Licensing: game shooting industry’s last ditch plea to maintain status quo

As many of you will know, tomorrow the Scottish Parliament’s Environment Committee will continue to consider the Scottish Raptor Study Group’s petition calling for the introduction of state-regulated licensing for game bird hunting.

The Committee has been advised by the clerk of three potential options it may choose to pursue (see here).

In response to the publication of those options, last Friday representatives from the game-shooting industry wrote a letter to all members of the Environment Committee asking them to consider a different option to those already tabled. Basically, their preferred option is to maintain the status quo. Here’s what they wrote:

Dear Member of the Environment, Climate Change and Land Reform Committee,

We have seen the papers published for the meeting on Tues 23rd with three possible Options for dealing with the Shoot Licensing Petition. While we believe that existing stringent legislation is being effective, we recognise the Committee’s concern about raptor crime and our sector is equally keen for it to be resolved. We understand public concern about evidence gathering and detection of wildlife crime incidents. That is why we believe the most effective strategy is a potent combination of punishment and prevention. Police Scotland make very clear that prevention is essential in tackling all forms of crime.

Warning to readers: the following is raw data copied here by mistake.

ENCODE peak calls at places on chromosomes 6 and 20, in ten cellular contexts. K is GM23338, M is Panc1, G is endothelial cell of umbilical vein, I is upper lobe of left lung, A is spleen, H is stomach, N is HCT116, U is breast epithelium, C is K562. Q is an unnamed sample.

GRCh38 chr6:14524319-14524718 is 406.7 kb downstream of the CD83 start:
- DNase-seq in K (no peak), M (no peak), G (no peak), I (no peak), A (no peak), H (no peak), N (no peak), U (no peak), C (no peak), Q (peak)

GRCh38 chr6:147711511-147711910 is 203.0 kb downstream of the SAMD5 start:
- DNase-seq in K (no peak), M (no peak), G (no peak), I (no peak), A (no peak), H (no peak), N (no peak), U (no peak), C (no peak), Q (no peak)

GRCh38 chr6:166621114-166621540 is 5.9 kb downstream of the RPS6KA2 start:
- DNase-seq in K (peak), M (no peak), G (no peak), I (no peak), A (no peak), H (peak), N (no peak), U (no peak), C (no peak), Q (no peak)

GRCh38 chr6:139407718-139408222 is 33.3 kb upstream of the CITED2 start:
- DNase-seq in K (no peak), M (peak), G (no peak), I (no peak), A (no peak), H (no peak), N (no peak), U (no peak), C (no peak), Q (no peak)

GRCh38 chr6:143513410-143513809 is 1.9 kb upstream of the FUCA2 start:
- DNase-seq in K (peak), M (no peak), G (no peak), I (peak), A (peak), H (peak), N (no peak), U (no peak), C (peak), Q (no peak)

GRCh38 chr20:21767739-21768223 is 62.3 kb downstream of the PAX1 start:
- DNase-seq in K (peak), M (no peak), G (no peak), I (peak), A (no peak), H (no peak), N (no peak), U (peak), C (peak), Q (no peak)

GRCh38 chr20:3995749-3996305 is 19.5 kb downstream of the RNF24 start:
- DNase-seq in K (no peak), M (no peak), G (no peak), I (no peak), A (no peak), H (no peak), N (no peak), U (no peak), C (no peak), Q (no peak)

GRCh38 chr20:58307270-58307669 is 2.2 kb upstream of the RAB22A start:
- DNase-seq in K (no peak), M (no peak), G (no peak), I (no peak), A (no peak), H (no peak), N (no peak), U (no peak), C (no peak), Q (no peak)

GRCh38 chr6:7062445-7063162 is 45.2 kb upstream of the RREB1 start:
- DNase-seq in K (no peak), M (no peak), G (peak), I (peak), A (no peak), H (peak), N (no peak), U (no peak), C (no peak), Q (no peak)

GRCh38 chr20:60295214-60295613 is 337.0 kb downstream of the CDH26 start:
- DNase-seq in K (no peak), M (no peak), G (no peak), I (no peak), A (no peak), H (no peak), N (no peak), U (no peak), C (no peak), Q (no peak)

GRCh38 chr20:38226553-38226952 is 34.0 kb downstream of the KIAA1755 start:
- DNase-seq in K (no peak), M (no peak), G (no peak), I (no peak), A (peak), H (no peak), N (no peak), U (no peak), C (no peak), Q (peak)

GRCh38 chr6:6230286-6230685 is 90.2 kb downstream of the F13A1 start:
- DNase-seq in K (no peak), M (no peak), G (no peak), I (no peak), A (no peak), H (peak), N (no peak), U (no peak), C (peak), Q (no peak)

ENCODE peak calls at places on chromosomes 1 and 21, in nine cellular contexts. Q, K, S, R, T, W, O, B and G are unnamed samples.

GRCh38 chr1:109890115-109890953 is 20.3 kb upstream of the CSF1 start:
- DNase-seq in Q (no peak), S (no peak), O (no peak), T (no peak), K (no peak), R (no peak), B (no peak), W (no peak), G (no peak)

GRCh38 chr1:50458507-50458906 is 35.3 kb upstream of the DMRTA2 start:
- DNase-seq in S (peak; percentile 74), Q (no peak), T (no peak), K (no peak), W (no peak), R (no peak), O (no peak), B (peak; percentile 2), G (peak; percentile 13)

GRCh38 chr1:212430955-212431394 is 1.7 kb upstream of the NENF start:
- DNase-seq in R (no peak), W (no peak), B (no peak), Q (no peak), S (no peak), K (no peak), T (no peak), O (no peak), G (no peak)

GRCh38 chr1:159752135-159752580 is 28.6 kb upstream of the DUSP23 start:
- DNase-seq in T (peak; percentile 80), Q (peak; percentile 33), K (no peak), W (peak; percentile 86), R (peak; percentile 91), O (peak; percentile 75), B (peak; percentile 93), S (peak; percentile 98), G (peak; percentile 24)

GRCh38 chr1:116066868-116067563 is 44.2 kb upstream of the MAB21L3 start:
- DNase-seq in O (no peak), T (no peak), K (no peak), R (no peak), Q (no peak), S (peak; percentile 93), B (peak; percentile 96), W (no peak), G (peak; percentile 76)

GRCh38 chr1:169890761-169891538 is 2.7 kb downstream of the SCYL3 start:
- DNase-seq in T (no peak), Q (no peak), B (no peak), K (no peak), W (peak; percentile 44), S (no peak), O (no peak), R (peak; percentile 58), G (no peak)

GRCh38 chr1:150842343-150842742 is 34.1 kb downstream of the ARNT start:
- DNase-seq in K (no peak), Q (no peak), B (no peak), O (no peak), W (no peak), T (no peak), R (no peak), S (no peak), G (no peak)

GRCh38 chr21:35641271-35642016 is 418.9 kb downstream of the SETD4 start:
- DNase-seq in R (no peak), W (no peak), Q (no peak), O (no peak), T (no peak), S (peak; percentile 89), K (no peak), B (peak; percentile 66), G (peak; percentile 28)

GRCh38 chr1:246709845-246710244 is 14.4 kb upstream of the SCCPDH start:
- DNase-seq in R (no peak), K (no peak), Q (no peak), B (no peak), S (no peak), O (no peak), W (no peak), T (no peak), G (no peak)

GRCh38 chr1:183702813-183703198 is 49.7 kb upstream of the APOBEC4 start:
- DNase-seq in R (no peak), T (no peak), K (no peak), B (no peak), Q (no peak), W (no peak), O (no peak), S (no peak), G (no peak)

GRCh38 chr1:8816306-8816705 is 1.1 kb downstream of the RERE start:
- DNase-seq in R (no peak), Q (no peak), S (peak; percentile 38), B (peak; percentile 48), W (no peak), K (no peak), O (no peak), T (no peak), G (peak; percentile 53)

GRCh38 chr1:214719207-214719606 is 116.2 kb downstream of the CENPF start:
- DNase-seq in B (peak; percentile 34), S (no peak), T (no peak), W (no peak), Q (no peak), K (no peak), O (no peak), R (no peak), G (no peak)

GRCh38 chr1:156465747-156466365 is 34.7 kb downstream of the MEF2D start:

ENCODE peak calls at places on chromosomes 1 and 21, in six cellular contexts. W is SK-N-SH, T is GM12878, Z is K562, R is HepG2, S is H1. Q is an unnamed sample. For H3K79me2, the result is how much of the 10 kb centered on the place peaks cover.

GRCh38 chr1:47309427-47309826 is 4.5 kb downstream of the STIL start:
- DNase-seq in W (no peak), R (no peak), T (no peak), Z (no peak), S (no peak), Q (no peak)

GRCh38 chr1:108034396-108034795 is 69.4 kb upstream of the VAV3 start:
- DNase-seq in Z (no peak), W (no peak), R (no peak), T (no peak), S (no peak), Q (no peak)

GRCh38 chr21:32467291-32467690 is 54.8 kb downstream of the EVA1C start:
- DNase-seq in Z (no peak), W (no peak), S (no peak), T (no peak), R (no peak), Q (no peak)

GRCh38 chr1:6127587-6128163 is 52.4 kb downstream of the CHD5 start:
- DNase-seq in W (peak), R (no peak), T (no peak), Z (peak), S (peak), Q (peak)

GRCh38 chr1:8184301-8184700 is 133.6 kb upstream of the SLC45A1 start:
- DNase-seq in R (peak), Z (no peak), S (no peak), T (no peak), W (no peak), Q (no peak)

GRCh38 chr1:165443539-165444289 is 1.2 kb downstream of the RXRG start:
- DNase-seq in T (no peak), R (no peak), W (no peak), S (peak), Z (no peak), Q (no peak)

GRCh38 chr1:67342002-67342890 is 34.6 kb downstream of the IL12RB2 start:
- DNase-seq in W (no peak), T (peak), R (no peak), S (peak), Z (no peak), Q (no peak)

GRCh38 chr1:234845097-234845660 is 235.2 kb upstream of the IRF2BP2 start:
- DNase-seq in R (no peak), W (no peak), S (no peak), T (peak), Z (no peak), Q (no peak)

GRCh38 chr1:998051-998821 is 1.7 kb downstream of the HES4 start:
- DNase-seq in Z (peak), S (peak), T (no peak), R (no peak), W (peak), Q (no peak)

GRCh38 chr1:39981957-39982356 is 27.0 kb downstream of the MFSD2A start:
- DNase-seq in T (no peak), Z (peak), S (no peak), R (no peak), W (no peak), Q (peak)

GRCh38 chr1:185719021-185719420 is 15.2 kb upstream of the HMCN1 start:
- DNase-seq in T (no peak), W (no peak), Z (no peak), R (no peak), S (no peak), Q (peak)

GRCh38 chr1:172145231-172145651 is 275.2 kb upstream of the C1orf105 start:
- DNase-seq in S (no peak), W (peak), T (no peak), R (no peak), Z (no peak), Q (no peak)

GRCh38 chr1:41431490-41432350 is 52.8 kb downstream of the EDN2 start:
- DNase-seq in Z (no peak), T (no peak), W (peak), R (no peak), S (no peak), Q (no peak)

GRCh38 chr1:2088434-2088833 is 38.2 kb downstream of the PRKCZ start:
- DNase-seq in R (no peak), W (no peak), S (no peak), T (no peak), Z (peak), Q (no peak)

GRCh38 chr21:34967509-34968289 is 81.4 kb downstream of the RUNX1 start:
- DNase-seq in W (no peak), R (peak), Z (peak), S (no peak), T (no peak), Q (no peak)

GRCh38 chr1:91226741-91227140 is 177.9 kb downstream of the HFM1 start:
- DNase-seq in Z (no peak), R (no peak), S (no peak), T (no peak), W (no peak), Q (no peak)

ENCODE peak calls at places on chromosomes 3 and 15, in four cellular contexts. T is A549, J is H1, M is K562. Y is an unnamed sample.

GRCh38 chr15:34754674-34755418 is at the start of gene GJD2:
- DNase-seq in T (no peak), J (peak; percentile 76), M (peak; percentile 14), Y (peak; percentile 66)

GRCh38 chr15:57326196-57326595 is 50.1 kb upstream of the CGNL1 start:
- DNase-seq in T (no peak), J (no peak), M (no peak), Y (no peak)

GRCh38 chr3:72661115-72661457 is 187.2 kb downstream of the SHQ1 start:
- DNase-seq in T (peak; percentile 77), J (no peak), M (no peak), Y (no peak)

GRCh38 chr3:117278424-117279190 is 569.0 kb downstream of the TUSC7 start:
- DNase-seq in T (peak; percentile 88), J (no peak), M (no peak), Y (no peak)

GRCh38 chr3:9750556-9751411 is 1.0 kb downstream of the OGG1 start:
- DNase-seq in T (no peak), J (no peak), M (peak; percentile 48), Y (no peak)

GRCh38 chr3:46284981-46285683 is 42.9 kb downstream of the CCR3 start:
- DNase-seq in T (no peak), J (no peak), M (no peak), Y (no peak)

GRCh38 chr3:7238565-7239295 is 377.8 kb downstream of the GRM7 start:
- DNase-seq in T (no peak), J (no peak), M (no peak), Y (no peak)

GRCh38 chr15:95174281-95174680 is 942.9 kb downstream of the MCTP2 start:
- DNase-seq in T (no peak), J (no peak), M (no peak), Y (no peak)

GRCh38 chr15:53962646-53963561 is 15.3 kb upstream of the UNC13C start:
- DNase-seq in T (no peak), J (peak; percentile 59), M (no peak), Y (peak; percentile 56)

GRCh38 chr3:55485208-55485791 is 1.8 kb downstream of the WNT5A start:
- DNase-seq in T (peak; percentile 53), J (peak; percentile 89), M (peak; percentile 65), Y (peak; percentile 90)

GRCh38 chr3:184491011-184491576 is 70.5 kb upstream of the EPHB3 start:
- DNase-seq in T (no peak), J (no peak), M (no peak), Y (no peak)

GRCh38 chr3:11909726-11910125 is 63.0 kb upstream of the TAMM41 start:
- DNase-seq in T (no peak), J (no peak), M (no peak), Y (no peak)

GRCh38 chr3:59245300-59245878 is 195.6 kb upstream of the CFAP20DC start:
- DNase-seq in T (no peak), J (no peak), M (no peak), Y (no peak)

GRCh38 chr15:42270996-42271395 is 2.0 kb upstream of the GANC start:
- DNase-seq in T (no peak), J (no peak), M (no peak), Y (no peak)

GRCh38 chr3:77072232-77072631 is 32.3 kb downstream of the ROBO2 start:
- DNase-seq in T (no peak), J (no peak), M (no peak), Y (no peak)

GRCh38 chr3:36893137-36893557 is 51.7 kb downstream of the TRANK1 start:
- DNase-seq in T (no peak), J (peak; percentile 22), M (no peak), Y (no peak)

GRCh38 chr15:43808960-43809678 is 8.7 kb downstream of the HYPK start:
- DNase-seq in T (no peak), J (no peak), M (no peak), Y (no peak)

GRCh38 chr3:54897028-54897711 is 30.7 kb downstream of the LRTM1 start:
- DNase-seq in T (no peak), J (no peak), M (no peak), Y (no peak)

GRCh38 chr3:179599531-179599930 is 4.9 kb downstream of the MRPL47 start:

Therefore, the shooting sector would ask the committee to consider an option that would build on successful existing legislation and would improve on the non-regulatory measures that have resulted in substantial decline in wildlife crime incidents.

In effect, we are asking that the committee invites the Cabinet Secretary to discuss with stakeholders a range of non-legislative measures that could be agreed with the industry and introduced promptly to address specific areas of concern. These measures would not prevent any consideration of a licensing scheme or a trial scheme and could provide tangible evidence of their effectiveness before any decision is taken on licensing.

Measures the shooting sector supports include:

A more effective PAWS Partnership

The strengthening of regional PAWS groups would provide the more detailed local focus which is what will help prevent raptor crime at “shop floor” level, leaving a revised national PAWS body to cover its other functions. This local approach is working in the Highland region where there is good cooperation and regular meetings run by the police. We understand that the police favour prevention where possible as the most effective way to deal with this issue. Regional PAWS group effort could be focused in geographical such as intensive grouse moors where raptor crime remains a concern.